388 of 397 people found the following review helpful
As a dyed-in-the-wool (and unrepentant) introvert, I wished, at first, that Anneli Rufus hadn't chosen the word "loner" for her title, linked as it is with inevitable prefix "crazed" in so many news stories of murderers on the loose. But that's exactly her point: Rufus is determined to rescue the word -- and more importantly, the reputation of the people the word accurately describes -- from the misinterpretations and calumnies heaped upon it, and us, for so long.
It's an uphill fight, but it's definitely worth the effort. This book isn't one of the many attempts to offer introverts "coping skills" or networking tips for surviving with our sanity in an extroverted world. Instead, it's more of a call to extroverts out there to understand whom you're dealing with ... or more correctly, whom they're not dealing with ... and what we're all about.
To do this, Rufus covers a wide range of history and popular culture, showing how introverts have carved out places for themselves and learned to live with at least some degree of peace, despite the constant tug of "caring" people crying, "Come out of your shell and live a little!" It may seem paradoxical for a loner to tell other loners "We're not alone," but in this instance, it's a surprisingly comforting message.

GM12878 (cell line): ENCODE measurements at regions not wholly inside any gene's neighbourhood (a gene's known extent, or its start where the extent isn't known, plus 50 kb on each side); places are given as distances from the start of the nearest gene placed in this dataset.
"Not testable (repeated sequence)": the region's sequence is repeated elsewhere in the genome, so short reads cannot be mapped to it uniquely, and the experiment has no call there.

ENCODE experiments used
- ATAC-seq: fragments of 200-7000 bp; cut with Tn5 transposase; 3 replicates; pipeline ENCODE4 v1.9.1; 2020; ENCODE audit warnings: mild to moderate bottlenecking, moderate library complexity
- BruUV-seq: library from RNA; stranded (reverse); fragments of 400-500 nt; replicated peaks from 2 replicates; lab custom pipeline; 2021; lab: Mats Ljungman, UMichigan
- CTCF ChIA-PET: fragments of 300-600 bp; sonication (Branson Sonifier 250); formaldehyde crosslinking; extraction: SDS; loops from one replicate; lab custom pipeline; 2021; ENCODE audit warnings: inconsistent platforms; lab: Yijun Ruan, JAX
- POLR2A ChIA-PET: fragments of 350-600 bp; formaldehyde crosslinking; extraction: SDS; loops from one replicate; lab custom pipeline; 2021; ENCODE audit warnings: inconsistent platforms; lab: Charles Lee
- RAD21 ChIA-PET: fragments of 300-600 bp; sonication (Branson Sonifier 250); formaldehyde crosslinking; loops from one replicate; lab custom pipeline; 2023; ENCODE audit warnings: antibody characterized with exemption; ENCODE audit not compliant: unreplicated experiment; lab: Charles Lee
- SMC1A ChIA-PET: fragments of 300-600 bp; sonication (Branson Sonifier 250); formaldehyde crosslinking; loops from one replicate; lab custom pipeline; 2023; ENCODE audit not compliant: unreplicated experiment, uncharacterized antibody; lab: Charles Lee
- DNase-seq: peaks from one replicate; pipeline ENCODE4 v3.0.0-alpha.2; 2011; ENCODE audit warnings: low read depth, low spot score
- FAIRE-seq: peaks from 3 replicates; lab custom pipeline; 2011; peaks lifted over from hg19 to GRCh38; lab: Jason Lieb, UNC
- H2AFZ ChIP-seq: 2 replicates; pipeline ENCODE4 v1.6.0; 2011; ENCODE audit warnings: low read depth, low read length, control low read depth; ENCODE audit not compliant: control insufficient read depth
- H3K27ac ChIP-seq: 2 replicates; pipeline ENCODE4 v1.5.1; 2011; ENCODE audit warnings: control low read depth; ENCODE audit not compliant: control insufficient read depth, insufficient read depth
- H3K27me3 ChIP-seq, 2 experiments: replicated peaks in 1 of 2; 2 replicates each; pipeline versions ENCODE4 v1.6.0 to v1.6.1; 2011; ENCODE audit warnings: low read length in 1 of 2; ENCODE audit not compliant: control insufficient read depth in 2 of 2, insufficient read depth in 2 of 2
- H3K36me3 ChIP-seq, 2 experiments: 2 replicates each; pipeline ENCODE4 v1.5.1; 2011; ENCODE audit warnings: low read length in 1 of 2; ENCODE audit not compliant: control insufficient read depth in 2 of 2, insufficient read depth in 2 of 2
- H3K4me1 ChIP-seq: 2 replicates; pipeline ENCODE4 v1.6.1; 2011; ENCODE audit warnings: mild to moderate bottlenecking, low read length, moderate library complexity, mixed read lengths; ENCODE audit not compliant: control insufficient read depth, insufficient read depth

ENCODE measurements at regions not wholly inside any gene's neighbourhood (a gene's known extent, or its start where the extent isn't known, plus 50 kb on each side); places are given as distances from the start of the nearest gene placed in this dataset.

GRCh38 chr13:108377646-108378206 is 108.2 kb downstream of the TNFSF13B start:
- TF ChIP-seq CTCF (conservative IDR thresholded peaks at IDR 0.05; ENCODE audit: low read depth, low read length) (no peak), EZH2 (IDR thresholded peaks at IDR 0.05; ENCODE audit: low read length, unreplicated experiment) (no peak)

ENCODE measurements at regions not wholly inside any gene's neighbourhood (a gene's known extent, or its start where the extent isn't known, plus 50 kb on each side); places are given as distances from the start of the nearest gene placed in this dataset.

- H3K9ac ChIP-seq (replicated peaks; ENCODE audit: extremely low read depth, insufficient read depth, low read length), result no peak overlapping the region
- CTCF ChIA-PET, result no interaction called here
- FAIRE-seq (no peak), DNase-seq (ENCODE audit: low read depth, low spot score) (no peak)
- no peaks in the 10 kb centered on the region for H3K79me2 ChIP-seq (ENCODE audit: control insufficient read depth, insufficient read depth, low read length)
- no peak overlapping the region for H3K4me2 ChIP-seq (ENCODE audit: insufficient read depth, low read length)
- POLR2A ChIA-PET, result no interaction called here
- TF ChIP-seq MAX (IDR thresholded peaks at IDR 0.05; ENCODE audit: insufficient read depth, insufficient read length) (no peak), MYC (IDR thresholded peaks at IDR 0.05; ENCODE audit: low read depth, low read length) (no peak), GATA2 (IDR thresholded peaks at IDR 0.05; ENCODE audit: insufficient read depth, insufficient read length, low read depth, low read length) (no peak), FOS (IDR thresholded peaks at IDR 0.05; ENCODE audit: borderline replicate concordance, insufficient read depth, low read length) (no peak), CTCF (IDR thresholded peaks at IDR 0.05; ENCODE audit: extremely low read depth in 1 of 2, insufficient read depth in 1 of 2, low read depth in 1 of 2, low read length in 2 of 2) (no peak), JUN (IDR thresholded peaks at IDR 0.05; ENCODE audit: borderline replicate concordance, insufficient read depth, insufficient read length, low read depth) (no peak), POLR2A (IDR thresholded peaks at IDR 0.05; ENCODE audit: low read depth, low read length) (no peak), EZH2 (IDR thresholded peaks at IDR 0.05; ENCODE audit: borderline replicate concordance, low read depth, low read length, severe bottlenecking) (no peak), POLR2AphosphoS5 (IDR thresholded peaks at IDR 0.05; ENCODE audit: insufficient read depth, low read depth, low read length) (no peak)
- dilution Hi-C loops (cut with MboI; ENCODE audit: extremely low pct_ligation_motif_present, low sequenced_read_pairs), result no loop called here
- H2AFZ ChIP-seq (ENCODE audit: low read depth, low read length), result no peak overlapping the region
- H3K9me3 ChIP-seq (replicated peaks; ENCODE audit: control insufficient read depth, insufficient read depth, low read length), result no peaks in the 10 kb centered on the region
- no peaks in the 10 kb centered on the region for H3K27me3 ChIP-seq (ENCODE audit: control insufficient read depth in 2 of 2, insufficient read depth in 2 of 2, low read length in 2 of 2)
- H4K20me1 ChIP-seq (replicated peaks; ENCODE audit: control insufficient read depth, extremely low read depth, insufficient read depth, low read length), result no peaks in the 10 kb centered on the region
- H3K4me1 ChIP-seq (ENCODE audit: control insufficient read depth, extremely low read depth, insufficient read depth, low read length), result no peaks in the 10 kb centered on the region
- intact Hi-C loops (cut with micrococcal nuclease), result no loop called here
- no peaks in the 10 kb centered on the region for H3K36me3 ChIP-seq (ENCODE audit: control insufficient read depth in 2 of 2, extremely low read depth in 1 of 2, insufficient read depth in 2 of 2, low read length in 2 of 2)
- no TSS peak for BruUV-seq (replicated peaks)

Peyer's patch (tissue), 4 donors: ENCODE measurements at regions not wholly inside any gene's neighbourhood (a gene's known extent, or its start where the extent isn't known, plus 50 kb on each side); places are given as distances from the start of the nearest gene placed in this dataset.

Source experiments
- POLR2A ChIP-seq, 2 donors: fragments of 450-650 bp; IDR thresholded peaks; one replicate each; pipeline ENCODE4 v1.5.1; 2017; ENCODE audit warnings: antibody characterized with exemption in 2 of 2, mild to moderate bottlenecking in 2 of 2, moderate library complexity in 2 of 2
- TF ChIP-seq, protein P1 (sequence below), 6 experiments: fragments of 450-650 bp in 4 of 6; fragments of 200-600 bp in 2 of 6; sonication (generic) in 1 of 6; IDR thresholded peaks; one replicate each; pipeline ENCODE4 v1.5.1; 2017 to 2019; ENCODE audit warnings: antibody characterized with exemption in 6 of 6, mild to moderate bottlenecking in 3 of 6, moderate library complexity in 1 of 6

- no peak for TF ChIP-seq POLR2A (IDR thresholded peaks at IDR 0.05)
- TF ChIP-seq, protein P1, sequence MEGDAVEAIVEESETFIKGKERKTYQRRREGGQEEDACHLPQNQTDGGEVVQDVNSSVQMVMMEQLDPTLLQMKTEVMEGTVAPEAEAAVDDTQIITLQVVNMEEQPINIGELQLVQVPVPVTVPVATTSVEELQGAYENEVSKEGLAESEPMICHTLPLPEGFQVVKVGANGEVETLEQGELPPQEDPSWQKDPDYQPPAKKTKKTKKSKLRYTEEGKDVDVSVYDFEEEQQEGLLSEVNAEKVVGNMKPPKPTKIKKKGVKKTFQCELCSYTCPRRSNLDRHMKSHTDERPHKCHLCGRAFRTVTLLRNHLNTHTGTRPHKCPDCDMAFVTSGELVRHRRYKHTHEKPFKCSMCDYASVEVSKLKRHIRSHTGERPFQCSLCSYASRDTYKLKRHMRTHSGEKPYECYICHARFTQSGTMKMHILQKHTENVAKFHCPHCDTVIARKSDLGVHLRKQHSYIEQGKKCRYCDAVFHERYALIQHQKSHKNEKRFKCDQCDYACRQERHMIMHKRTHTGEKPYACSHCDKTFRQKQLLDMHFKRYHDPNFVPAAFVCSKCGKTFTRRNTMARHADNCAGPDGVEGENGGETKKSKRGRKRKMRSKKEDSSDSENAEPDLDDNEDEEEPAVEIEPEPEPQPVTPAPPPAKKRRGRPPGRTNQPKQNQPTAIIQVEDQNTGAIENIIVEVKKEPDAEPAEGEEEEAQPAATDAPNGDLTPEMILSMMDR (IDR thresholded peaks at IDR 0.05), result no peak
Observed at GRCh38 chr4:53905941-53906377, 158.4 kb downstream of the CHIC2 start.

Rufus's chapter on crime may be the most important, and the one with the widest implications outside the introvert community (so to speak), because it's here that she tackles the myth of the murderous loner and attempts to salvage the word from those who, she argues, misuse it so terribly.
Loners, she says, are people who *want* to be alone. Who enjoy their solitude. But many of the criminals who have been tagged as "loners" don't fit that description at all. Many of them have been marginalized from society, and want to strike back at it. They want to impress others, and be accepted by those whose approval they crave. Or, like Mark David Chapman, the "pseudoloner" who killed John Lennon, they simply crave attention. There's no such thing as an "attention-seeking loner."